So we can see God’s design and goal for hardship is for our maturing. Romans affirms that trusting God can bring useful outcomes in any circumstance for those who love God:

Romans 8:28, 31-32  28 And we know that God causes all things to work together for good to those who love God, to those who are called according to His purpose. 31 What then shall we say to these things? If God is for us, who is against us? 32 He who did not spare His own Son, but delivered Him over for us all, how will He not also with Him freely give us all things? (NASB)

“All things” that God causes to happen do not include a senseless murder that God does not approve, but rather it is qualified to say good outcomes will come to those who love God and are of those that responded to His call to do what is in keeping with His will or purpose.

Sources of Suffering

God might be said to be the cause of all things since He has set in place a world with natural processes with chance and free will to its inhabitants. If we go back to the beginning, humanity is responsible for suffering as a consequence of the choices the made.  Consider God’s first command and result of disobedience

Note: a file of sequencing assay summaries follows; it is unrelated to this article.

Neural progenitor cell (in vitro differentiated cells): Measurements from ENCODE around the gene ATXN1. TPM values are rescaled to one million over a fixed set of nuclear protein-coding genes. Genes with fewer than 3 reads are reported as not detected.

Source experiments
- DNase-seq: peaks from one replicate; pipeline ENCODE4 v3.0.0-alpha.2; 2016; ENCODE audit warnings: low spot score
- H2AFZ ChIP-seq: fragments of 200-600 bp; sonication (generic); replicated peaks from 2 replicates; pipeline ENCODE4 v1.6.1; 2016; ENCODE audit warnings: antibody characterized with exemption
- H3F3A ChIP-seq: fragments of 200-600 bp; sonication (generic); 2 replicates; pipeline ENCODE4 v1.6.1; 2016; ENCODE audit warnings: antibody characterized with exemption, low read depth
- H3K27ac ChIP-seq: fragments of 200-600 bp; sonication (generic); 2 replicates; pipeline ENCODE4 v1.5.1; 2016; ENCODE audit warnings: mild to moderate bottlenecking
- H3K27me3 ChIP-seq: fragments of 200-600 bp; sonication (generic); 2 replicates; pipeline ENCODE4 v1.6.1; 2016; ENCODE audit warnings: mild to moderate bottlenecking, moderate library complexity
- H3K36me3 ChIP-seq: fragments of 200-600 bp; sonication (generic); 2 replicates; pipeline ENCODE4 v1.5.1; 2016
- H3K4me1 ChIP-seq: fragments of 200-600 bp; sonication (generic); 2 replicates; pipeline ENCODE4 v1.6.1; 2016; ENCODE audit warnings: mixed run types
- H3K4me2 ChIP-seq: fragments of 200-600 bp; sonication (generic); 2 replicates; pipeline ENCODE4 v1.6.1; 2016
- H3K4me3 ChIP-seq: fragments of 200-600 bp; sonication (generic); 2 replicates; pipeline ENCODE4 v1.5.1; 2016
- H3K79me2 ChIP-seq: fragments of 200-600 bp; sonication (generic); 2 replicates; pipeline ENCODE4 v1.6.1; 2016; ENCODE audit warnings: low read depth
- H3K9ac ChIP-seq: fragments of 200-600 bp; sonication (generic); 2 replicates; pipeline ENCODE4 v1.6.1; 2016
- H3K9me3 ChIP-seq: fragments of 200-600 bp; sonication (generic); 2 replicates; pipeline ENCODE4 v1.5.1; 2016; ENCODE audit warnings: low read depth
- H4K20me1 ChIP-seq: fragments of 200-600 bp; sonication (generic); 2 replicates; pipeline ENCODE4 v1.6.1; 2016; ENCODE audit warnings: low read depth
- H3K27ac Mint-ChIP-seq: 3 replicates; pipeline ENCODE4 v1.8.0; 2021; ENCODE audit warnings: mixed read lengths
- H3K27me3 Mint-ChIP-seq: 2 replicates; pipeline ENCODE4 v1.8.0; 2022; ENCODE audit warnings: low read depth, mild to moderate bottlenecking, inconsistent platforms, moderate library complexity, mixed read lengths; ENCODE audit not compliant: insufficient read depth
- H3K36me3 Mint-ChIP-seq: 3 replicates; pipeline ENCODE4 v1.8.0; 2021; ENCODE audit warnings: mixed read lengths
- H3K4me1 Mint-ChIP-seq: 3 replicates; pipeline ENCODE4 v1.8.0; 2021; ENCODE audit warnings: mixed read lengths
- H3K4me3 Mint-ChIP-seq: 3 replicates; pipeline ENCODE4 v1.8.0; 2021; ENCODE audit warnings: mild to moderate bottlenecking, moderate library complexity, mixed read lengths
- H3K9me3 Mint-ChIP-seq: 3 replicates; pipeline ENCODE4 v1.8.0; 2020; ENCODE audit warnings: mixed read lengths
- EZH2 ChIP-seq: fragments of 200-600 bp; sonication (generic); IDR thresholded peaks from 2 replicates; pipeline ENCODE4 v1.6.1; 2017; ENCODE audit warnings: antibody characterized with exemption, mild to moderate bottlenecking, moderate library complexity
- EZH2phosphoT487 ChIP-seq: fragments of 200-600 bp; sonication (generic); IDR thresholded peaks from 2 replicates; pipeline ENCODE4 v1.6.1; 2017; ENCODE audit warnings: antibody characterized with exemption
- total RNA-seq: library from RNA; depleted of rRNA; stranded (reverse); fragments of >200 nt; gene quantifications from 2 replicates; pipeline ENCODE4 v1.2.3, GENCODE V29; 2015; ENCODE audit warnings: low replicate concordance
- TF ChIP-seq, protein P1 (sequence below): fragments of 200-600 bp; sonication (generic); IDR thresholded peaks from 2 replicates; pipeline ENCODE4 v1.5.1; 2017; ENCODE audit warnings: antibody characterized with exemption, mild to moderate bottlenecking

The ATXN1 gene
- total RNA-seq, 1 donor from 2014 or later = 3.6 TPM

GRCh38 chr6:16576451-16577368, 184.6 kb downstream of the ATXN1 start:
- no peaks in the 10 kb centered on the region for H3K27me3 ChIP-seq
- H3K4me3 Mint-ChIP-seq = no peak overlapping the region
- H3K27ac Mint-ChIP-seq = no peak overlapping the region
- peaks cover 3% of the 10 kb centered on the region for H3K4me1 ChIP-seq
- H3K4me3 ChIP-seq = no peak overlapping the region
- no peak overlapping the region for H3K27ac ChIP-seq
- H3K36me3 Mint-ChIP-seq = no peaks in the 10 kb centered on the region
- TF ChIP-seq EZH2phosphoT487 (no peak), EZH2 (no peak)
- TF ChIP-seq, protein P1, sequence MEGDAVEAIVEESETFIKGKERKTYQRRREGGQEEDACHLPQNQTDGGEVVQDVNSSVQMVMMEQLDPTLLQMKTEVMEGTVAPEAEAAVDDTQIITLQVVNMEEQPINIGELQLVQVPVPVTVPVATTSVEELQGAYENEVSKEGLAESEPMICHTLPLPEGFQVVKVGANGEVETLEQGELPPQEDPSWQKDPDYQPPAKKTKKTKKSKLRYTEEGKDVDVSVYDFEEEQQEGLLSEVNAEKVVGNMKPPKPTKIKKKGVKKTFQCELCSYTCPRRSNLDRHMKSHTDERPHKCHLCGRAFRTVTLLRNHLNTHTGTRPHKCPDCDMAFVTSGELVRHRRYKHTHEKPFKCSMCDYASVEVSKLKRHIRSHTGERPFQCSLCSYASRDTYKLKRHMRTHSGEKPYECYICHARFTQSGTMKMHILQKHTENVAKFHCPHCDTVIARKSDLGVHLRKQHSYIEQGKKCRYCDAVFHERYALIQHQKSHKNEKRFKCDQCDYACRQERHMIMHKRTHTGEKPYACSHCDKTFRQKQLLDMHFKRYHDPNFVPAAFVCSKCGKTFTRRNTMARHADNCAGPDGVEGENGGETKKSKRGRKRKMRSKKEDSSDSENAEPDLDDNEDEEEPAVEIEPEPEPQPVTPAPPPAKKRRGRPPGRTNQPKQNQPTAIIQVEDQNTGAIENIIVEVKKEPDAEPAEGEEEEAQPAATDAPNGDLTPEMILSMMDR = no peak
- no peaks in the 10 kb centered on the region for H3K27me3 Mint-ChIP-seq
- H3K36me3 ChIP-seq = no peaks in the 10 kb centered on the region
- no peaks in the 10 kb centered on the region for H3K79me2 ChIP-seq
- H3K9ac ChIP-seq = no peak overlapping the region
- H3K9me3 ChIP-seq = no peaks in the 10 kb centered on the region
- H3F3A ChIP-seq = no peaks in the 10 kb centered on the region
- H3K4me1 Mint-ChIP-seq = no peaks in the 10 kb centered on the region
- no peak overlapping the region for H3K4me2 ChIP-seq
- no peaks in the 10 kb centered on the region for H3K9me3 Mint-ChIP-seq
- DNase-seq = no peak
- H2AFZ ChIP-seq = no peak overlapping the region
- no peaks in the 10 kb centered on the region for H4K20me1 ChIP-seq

Genesis 2:16-17 16 The Lord God commanded the man, saying, “From any tree of the garden you may eat freely; 17 but from the tree of the knowledge of good and evil you shall not eat, for in the day that you eat from it you will surely die.” (NASB)

The suffering that followed was a consequence of their choice to disobey God. He warned them. It is a part of the free will we have to choose to do wrong that can bring suffering on ourselves and to others.

When we ask what is the source of the suffering man experiences, we can see it can come from random events, acts of evil and even our own doing. A random chance storm might bring ice we slip on, flood waters that might drown loved ones, rains that causes a car accident. Regarding any good or bad that can happen to everyone, Solomon observed that there is random chance to life showing no good is guaranteed to anyone: